What was Hitler’s main theme, aside blaming the Jews for Germany’s trouble?
“We talk about the survival of the nation, of the Greek identity, the economy and illegal immigration and people are listening,” said Yiannis Vouldis, a muscular 65-year-old with a skull tattooed on his left bicep, and one of the party’s candidates in the capital. Anything from 450,000 to two million undocumented workers, chiefly from South Asia, Africa, Iraq and Afghanistan, have arrived in Greece over the past 20 years, exploiting a weakly controlled border with Turkey and numerous ports. Parts of central Athens have turned into ghetto-like neighbourhoods where drug users inject openly and muggings and burglaries are regular events.
It is undeniably true that Europe has enormous problems with illegal immigration, and even lawful immigration, of people from culturally and geographically remote corners of the world. It is also true that these immigrants for the most part lack even the elementary skills for acquiring an education. But that does not mean that they are the causes of the economic crisis. On the contrary: they are symptoms, having come to Europe – including Greece – because of the welfare state. Which, at the end of the day, is the root cause of Europe’s current problems.
And just to reinforce the parallels back in time, the Daily Telegraph reports that the Golden Dawn has formed its own version of the Sturm Abteilung:
Golden Dawn has been blamed for vicious attacks on immigrants and Mr Vouldis boasts that squads of his organisation’s volunteers have cleared out illegal immigrants from squats and hotels where they live five or six to a room. “We don’t like violence but sometimes there is no other way to remove someone from an area,” he said. The spectre of Golden Dawn taking their place in parliament causes many Greeks to shudder. But they will probably be overshadowed by Left-wing groups, which are also confident they will perform better than ever. The Communist Party of Greece, unreconstructed in its pro-Soviet ideology, a self-described progressive coalition called Siriza and the Democratic Left, the most moderate of the three, could earn 25 to 30 per cent between them.
At the end of the day, Nazis and communists are the same breed of ugly totalitarians. Their philosophical differences are limited to whether to execute political dissidents with a bullet in the right or left temple. But that does not mean that they won’t oppose one another: the 20th century saw numerous clashes between these two competing authoritarians (including, let’s not forget, World War II). It is unlikely that the surge for the two in Greece will bring any immediate turmoil to the country, but if the parliamentary system fails to produce a workable government, all bets are off.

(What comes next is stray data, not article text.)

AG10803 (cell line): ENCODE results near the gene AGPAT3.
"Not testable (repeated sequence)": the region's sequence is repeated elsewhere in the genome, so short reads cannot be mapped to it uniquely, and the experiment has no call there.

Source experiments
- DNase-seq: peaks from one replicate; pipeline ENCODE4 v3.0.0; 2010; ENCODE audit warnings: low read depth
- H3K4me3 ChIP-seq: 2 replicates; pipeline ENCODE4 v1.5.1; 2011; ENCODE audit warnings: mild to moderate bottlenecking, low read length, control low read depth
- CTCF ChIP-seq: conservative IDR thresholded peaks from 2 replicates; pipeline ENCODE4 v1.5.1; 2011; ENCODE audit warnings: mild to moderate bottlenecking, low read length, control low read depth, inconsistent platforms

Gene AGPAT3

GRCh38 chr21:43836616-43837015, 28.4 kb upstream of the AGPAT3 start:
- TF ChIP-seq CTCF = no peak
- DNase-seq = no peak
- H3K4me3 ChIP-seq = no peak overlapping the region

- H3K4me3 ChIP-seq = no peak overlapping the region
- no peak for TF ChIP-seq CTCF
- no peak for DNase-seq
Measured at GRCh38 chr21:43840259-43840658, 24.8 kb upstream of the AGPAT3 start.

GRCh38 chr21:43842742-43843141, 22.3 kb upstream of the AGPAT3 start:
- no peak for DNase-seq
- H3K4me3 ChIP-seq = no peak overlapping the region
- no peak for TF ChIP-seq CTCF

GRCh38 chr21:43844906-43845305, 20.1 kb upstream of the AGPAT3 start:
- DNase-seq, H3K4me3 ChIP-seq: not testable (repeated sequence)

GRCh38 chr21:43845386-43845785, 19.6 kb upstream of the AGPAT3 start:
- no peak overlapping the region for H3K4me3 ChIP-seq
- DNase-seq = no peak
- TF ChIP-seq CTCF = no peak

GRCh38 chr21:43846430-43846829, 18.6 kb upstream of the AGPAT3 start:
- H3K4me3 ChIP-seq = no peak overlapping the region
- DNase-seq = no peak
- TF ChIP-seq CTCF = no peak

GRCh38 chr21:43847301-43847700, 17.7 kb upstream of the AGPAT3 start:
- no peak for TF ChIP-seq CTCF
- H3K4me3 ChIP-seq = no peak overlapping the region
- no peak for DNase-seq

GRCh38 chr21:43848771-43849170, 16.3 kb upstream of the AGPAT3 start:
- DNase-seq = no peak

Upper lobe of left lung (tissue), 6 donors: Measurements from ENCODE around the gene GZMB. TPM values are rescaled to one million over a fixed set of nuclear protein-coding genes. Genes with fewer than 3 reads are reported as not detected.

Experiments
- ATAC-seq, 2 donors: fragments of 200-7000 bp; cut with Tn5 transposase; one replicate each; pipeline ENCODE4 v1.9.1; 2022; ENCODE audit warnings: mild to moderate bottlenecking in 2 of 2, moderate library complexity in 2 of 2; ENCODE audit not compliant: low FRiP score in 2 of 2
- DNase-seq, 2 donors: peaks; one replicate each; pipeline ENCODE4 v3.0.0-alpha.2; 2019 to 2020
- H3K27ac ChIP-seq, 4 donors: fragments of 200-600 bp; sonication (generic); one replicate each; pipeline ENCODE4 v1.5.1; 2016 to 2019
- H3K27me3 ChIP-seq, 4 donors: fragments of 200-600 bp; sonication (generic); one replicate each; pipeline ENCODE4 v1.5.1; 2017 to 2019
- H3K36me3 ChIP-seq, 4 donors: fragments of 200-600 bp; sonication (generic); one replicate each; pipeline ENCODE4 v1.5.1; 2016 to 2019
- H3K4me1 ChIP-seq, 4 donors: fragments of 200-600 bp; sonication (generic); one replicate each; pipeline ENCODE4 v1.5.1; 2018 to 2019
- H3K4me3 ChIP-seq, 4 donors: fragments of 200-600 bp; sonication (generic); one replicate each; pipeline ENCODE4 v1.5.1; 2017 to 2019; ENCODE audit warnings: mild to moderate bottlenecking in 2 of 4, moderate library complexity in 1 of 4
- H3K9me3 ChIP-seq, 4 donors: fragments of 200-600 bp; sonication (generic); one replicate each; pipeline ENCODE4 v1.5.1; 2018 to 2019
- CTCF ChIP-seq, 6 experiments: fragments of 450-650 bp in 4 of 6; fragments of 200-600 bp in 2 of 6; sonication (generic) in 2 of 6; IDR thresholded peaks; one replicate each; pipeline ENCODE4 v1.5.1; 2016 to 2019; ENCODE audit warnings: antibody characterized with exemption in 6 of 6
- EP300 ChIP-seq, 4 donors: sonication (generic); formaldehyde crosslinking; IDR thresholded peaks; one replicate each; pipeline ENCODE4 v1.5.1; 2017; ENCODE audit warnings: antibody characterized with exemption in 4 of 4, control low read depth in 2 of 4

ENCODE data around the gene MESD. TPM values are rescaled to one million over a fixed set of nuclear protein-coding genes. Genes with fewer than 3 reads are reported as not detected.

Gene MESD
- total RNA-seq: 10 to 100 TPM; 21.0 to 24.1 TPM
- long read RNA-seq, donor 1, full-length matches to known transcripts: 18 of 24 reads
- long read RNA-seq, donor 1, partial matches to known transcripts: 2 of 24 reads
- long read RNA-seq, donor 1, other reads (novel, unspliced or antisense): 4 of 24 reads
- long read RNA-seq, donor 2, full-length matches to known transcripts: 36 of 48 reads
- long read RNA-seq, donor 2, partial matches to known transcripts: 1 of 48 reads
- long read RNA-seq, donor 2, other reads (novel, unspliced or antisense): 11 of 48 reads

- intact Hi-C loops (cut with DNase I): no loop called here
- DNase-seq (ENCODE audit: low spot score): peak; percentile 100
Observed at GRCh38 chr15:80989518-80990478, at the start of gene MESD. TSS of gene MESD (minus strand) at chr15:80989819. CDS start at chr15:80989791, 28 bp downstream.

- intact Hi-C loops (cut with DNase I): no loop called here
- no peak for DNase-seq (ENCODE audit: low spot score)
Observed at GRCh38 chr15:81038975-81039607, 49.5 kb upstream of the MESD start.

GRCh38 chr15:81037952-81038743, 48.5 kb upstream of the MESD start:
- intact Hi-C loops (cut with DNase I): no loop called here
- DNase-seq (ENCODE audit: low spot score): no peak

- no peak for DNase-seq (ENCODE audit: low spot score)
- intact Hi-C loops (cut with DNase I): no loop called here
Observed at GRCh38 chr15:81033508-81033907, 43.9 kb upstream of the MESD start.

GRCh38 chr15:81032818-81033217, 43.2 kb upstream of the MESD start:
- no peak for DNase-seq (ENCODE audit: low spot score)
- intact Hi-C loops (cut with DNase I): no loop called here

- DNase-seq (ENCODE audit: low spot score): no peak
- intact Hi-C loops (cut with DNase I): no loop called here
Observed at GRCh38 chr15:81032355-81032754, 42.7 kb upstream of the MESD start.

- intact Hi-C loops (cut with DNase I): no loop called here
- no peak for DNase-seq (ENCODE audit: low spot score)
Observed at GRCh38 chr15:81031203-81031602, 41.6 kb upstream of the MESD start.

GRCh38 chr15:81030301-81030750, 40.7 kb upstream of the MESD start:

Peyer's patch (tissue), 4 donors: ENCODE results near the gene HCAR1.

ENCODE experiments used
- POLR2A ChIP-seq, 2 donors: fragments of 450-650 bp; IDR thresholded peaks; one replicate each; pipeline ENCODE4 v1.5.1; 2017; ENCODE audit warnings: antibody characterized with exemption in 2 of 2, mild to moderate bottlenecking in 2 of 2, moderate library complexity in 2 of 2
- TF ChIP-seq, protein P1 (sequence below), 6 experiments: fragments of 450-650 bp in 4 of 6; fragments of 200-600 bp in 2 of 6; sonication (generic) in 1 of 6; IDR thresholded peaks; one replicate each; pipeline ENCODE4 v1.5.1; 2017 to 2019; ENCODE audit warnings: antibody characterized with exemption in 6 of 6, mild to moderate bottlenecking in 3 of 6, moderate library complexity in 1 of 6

What is happening in Greece today was unthinkable a couple of years ago. The situation has been brought about by years of devastating austerity policies. As I have explain numerous times, the austerity policies, which are put in place to save the welfare state, only aggravate the situation. (For an analysis of the destructive force of austerity, see this paper.) Austerity, however, treats a symptom, not the cause of the economic problems. That cause is the welfare state; the only solution is to reform away big government.
Every country that has a welfare state is ultimately at the risk of entering the same downhill slope that Greece is on today. America, e.g., with its enormous debt problem could very well end up on the downhill slope of austerity. We have a more resilient government in our constitutional republic and its majority-based representation system, and we have a big currency that provides a big credit cushion. But let’s keep in mind that a big currency – the euro – was supposed to protect Greece; let’s also remember that up until 2010 our elected officials had made absolutely no coherent efforts at reining in our federal deficit.
Other European countries are in danger of falling into the same downward spiral as Greece. They better hear the alarm bells sounding in Athens and radically re-think their commitment to the welfare state and big government. If they don’t, then austerity will eventually bring them down as well.
Down the road, Europe’s fate presents America with a fateful choice: continue to build a European welfare state – or restore America to what her Founders and Framers intended.